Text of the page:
The Prophet, may Allah bless him and grant him peace, said, “Verily, you will never leave anything for the sake of Allah Almighty but that Allah will replace it with something better” [Musnad of Ahmad].

Please see the link below:

https://seekersguidance.org/answers/general-counsel/i-am-in-an-impermissible-but-healthy-relationship-what-should-i-do/

[Ustadh] Shazia Ahmad

Checked and Approved by Shaykh Faraz Rabbani

Ustadha Shazia Ahmad lived in Damascus, Syria for two years where she studied aqidah, fiqh, tajweed, tafseer, and Arabic. She then attended the University of Texas at Austin, where she completed her Masters in Arabic. Afterward, she moved to Amman, Jordan where she studied fiqh, Arabic, and other sciences. She recently moved back to Mississauga, Canada, where she lives with her family.

Choosing Phone Over Family

Reconnecting With Family

Question: My husband neglects me & the kids. He chats on social media all day long, even in the toilet, at the dinner table, and ignores us. He lies and says it’s work but it’s not. Often, all I get from him is a greeting. I constantly tell him to stop. I applied for a fasakh but he lied to the counselor. I feel lonely. When I discuss it with him, he ignores me. He doesn’t want a divorce but he doesn’t want to make time for me either. I don’t have any other adults to talk to but him.

Answer:

Assalamu alaykum,

I am so sorry that you are going through this hardship and I empathize with your pain. Some people don’t handle the use of the internet well and it destroys their time and relationships. I pray that your husband comes to understand your needs and learns how to balance his obligations with his personal entertainment.

Faskh or khul`

My understanding is that a Faskh can only be accomplished by an Islamic Court of Law after proving that your husband hasn’t supported you financially. Rather, in your case, a woman can apply for khul`, which is a release for payment. One would pay the husband a mutually agreed upon sum for him to release her from the marriage with his consent.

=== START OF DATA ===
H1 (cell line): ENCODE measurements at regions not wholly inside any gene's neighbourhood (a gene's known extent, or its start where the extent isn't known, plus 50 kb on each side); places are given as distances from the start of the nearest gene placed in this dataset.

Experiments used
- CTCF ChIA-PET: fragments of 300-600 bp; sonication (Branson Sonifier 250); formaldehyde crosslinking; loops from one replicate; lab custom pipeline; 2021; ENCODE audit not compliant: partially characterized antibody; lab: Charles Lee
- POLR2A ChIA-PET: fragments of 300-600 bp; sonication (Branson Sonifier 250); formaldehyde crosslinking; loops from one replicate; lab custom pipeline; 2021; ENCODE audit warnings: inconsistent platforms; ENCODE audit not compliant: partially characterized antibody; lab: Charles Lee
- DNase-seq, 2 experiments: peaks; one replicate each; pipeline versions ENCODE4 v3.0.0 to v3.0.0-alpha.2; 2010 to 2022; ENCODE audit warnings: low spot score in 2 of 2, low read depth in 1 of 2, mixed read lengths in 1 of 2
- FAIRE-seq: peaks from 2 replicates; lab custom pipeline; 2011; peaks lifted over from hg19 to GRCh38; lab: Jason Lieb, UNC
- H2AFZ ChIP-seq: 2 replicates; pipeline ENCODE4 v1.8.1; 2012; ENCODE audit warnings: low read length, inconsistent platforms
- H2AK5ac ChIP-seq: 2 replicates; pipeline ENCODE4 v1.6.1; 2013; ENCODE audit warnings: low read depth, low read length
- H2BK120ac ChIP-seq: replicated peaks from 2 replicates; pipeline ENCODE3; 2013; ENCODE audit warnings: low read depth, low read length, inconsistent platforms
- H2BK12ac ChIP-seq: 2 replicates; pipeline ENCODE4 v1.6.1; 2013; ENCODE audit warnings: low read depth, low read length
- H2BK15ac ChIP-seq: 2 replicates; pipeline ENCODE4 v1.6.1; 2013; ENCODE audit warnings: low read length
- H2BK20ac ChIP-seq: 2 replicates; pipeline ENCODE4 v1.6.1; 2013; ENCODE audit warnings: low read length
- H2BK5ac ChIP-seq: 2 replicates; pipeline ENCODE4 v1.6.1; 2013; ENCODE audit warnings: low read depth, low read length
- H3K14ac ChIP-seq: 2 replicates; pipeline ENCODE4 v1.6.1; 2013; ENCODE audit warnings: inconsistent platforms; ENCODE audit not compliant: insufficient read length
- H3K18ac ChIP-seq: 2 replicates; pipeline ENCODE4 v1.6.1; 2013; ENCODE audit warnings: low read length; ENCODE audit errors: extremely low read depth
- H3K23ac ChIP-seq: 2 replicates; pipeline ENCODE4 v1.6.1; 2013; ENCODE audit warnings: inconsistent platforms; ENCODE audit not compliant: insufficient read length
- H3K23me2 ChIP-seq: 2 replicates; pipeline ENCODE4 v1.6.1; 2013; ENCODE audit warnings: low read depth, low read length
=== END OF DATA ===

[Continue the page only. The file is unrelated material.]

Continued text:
https://seekersguidance.org/answers/hanafi-fiqh/can-women-stipulate-marriage-contract-right-initiate-divorce/

Communicating the problem

I recommend that you try fixing this marriage before walking away. There are many things that you can do, but I am afraid that telling him to stop isn’t one of them. You will have to take steps of having an honest, non-confrontational discussion about it, making technology-free zones in the house, turning up the intimacy, and making sure that you spend less time on the phone yourself.

I know a woman who had the same problem with her husband at the dinner table, so one evening, she overdid the salt in his dinner. He was shocked and asked her what happened to the food, and she said that she did it so he would speak to her at the table. After that day, he always spoke to her at dinnertime. Here are some ideas for you:

-Try inviting others for dinner, anybody, just so that he turns away from his phone and is forced to socialize.
-Try bringing up an interesting topic to him, such as sports, politics, or something else he likes.
-Try asking him to take you all out for dinner because you are tired and don’t want to cook.
-Try having him read stories to your children or take them to the park, appealing to him that they need to spend more time with him.
-Try getting him to help with their homework, or to buy certain things for them that they need for school.
-Try communicating with him through text message yourself, for this can often get a man’s attention.
-Last but not least, explain to him that the children need his love and attention and a male role model, or they will just grow up and ignore their families too. This is contrary to any decent way of living, let alone the Prophetic way.

Resources

Please read these books and article and see which one strikes a chord with you, that you can act upon: